It captured not only the cycling world but millions of people around the world who didn’t care a whit about professional bicycling. They were just rooting for a guy who beat the Big C and rose to the pinnacle of his sport.
We all know now that it turned out to be an audacious con. Armstrong proved to be a doper and a liar.
“He had lied to me, straight to my face, all throughout 2009,” says Alex Gibney, maker of a new film called, appropriately, The Armstrong Lie.
“The gift that he has is his gift as a story teller,” Gibney says of Armstrong in a trailer for the documentary.

Added one observer quoted in the documentary: “Such a huge number of people wanted to believe that they hated anyone who didn’t believe.”
I didn’t hate those who didn’t believe. But I accepted without sufficient skepticism Armstrong’s lies. And, as an editorial board member of a large newspaper, I wrote several glowing editorials about his seemingly inexorable march to seven Tour de France victories. I now feel that I was betrayed.
Gibney’s film opens Nov. 8 in limited release in New York and Los Angeles.
I can’t wait to see it.
I’m still pissed off.

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The eyes of Texas are upon you


Mamas, tell your babies don’t mess with Texas.
Don’t let ‘em throw cans from them old pickup trucks.
Don’t let ‘em throw bottles and papers and such.
Mamas, tell all your babies don’t mess with Texas.
Keep your trash off the roads; she’s a fine yellow rose.
Treat Texas like someone you love.

– Willie Nelson, “Don’t Mess With Texas”

I sometimes wondered as I rode across Texas in the autumn of 2009 on a cross-country bicycle trip what the non-Americans in our party might think of the ubiquitous anti-litter signs “Don’t Mess With Texas.”
Would that stark commandment instill fear in the hearts of the gentler souls among us – my riding companions from the Netherlands and England?
Don't mess with TexasHow exactly, they might have thought, does one mess with Texas? What’s the penalty for messing with Texas? This state, after all, leads the nation in executions. What degree of messing with Texas would earn a one-way trip to the death chamber at Huntsville?
And does the slogan have a broader meaning, aimed at Washington bureaucrats or anybody else who might suggest that all is not sunflowers and bluebonnets in Gov. Rick Perry’s Lone Star State.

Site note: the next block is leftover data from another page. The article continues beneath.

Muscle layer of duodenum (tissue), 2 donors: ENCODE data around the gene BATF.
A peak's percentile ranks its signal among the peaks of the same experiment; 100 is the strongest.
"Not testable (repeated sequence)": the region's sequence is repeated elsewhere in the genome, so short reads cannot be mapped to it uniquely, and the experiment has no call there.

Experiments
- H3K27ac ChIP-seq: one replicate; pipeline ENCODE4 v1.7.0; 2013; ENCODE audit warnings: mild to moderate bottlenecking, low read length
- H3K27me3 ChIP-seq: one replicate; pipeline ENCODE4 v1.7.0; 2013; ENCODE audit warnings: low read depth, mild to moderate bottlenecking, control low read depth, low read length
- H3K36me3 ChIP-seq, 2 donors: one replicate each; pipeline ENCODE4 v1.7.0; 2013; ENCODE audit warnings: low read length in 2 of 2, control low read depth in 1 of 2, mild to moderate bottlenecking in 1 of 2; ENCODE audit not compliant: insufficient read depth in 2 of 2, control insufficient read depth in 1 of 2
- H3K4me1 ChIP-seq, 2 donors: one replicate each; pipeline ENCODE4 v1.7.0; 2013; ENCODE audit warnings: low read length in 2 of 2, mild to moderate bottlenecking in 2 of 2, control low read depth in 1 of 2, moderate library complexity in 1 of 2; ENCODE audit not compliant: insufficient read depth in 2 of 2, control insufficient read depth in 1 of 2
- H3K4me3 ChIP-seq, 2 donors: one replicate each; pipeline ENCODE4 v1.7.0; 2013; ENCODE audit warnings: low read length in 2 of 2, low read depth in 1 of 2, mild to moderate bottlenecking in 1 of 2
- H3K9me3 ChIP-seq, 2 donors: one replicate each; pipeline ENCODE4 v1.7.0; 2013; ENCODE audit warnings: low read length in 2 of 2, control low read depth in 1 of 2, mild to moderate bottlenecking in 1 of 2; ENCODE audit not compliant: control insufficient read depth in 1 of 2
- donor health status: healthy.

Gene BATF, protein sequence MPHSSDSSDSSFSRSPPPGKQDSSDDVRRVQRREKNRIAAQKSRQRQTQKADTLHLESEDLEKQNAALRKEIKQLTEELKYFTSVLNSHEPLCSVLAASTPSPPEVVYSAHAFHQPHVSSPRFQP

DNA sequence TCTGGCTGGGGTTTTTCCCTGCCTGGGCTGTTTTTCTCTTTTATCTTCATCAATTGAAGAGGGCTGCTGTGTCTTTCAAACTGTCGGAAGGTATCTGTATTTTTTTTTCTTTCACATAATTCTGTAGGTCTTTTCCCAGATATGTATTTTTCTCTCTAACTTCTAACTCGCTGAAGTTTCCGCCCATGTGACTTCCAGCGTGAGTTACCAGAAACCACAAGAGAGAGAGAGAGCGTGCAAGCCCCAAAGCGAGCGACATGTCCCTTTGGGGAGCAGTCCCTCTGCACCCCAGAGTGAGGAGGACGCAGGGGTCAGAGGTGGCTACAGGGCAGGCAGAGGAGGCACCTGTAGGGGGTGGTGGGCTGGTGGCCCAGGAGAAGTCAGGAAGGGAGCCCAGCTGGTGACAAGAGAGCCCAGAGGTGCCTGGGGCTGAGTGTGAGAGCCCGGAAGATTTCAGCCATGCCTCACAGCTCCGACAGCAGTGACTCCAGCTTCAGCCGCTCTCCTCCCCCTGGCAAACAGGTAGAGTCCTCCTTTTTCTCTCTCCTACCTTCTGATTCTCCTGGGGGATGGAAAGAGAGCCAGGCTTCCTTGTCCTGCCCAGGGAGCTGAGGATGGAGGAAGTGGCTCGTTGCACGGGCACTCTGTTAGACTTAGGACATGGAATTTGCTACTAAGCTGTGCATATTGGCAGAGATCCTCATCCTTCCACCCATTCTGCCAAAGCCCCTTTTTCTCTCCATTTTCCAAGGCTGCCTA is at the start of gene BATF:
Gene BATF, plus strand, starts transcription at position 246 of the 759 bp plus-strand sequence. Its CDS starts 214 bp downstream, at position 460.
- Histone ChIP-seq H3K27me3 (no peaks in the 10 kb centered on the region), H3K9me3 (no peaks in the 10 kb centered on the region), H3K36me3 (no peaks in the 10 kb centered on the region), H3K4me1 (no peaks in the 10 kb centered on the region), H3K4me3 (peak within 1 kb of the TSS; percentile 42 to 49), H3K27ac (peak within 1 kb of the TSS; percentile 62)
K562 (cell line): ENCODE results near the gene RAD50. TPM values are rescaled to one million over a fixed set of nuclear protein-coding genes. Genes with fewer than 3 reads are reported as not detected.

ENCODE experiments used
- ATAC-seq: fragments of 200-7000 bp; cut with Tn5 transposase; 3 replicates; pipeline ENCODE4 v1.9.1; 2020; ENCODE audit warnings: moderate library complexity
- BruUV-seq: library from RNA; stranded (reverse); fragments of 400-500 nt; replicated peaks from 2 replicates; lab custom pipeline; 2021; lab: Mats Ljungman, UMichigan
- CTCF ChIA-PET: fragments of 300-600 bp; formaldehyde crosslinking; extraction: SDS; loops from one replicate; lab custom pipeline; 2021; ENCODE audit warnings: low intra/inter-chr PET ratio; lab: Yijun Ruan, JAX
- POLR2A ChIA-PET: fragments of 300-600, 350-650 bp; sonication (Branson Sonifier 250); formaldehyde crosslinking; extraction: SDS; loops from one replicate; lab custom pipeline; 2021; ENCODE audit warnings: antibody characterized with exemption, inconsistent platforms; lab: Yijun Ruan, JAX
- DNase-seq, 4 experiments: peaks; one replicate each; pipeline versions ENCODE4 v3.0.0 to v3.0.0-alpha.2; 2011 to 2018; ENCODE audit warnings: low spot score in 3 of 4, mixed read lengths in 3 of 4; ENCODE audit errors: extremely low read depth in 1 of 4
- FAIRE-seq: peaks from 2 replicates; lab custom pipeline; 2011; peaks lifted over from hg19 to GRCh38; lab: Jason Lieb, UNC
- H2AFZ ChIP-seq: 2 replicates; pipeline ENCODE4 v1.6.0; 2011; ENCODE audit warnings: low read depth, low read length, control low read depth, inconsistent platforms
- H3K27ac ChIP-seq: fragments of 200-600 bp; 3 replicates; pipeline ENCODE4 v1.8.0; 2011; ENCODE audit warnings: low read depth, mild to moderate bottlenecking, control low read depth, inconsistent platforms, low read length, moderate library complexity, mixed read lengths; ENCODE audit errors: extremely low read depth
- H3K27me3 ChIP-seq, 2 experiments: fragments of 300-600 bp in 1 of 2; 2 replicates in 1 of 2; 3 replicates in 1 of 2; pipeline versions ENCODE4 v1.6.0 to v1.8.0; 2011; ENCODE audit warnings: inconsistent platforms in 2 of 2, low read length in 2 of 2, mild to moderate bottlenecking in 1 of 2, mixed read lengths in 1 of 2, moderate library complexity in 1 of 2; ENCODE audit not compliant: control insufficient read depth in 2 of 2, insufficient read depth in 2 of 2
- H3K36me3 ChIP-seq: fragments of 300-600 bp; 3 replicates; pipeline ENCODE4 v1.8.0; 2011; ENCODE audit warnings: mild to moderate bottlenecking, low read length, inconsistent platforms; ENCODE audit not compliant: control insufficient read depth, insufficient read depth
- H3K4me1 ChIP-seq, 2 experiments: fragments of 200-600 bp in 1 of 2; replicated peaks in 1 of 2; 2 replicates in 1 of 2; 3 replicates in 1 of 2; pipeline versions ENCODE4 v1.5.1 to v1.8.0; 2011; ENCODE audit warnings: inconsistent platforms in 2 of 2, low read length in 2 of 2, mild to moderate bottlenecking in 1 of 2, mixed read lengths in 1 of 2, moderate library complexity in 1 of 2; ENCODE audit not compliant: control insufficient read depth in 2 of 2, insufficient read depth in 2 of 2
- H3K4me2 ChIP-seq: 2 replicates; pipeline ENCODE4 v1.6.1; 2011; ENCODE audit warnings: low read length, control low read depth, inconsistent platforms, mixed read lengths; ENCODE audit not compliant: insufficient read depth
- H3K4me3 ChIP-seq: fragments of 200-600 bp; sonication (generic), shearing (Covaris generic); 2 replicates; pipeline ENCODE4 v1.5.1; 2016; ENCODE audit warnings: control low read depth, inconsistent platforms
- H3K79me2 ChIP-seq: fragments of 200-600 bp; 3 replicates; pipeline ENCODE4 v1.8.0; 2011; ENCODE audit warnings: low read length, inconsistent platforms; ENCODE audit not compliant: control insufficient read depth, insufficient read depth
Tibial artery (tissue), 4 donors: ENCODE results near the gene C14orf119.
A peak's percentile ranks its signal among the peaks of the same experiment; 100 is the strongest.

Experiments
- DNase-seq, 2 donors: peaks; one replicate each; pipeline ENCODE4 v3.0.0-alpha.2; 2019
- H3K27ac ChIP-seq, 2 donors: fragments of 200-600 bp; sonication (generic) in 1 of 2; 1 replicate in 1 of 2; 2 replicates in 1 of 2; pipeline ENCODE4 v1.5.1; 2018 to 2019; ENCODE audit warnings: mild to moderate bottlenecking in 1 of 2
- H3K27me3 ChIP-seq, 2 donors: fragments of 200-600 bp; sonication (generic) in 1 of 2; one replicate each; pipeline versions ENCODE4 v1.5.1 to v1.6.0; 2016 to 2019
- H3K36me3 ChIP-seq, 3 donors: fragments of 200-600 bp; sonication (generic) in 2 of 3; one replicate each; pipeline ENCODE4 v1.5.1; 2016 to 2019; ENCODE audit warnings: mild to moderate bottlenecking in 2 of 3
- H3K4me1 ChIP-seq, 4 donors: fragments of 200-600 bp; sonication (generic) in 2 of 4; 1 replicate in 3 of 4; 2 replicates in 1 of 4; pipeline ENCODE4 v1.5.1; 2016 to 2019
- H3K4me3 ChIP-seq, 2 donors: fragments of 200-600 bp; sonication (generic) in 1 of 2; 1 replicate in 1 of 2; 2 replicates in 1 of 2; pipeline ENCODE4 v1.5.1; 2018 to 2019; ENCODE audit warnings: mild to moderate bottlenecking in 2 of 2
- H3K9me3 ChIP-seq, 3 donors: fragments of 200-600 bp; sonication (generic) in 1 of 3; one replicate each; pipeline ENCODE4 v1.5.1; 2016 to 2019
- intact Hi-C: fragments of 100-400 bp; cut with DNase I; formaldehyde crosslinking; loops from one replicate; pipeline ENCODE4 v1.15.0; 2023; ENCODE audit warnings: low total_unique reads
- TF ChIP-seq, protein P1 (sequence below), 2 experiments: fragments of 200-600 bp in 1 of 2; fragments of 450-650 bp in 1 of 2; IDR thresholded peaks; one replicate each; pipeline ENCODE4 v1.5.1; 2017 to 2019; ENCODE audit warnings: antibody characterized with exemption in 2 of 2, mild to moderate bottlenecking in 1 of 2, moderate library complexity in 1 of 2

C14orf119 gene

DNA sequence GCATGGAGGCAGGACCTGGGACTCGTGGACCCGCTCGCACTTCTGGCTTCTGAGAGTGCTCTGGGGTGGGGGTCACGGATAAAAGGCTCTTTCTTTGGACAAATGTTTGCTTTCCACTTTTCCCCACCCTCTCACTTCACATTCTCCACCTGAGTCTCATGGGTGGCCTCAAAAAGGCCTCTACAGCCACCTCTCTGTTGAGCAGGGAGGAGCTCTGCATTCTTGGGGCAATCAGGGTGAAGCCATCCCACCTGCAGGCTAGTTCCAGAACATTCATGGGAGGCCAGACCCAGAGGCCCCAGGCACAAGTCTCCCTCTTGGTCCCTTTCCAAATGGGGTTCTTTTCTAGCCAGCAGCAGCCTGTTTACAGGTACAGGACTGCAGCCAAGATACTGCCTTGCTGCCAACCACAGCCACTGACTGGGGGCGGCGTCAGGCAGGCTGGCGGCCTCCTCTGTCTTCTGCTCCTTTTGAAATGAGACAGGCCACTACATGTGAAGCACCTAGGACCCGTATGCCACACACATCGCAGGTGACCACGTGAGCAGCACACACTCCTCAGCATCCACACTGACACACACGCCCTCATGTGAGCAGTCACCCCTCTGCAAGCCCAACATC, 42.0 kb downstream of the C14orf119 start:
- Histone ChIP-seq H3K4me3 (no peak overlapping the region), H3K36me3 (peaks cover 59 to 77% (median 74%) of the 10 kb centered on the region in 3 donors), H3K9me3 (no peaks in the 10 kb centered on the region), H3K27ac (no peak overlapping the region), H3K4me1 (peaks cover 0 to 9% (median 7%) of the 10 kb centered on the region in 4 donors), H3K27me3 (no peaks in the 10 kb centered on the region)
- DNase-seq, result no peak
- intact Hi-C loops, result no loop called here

We did our best not to mess with Texas during our 1,000-mile slog across the state from El Paso to Austin to the Sabine River.
The bloke from Britain, once it was explained that the “Don’t Mess With Texas” signs were part of an anti-litter campaign that began nearly three decades ago, found the slogan jolly amusing.
Somewhere along the way, he acquired a “Don’t Mess With Texas” sticker, which he affixed to his bike frame for the rest of the ride to the Atlantic Coast.

Lately, a new sign has been popping up along the state’s highways: “The eyes of Texas are upon you.”
It features a menacing-looking man in a cowboy hat, looking like a stylized Texas Ranger wearing either a black mask or reflective aviator shades, depending on the viewer’s perception of the image.
It urges cellphone users to “please call 911 to report criminal activities or emergencies.”
The eyes of Texas are upon youI like the word please on the sign.
And the state is getting out the word that anybody who messes with the “Don’t Mess With Texas” slogan — i.e., infringing on the federally registered trademark on the phrase, owned by the Texas Department of Transportation since 1985 – will face legal action.
“Since 2000,” said a Sept. 14 story in The New York Times, “Texas transportation officials have contacted more than 100 companies, organizations and individuals about the unauthorized use of the phrase, often in the form of strongly worded cease-and-desist letters that tell violators to stop using the slogan or obtain licensing for it for a fee.”
So the next time a swaggering drunk makes a threatening move and growls “Don’t mess with Texas,” step back slowly and say in a calm, measured voice: “Cease and desist, please. The eyes of Texas are upon you.”

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Dissolute behavior on a bike


“The bicycle riders drank much wine, and were burned and browned by the sun. They did not take the race seriously except among themselves.”
– Ernest Hemingway, The Sun Also Rises, 1926

This is getting to be a habit. And it has to stop.
The past three weekends
have involved bicycling and the support of local enterprises that produce adult beverages.

Deep Ellum Brewing Co., Dallas

Deep Ellum Brewing Co., Dallas

This dissolute behavior began on Saturday, Aug. 17, when I and a couple of neighbors on Fort Worth’s near south side met some other cyclists at a nearby bakery and rode to a relatively new microbrewery, Martin House, to sample its wares.
The drill at Martin House Brewing Co., as at other microbreweries I’ve visited, is $10 for a glass with the brewery’s logo and three pours of whatever is on tap.
It’s not a good idea, however, to drink the full complement and then get back onto a bike, especially when the temperature is hovering around 100 degrees. So says my wife.
The next weekend included a family wedding in Fort Worth on Aug. 24. Part of the program of festivities that day was a tour of Firestone & Robertson Distilling Co., where the bridegroom works, on the near south side.
At the rehearsal dinner the night before, I had met a young urban planner from the groom’s side of the family who had come from Milwaukee to attend the wedding.
Copper pot still, Firestone & Robertson Distilling Co., Fort Worth, 2013

Copper pot still, Firestone & Robertson Distilling Co., Fort Worth, 2013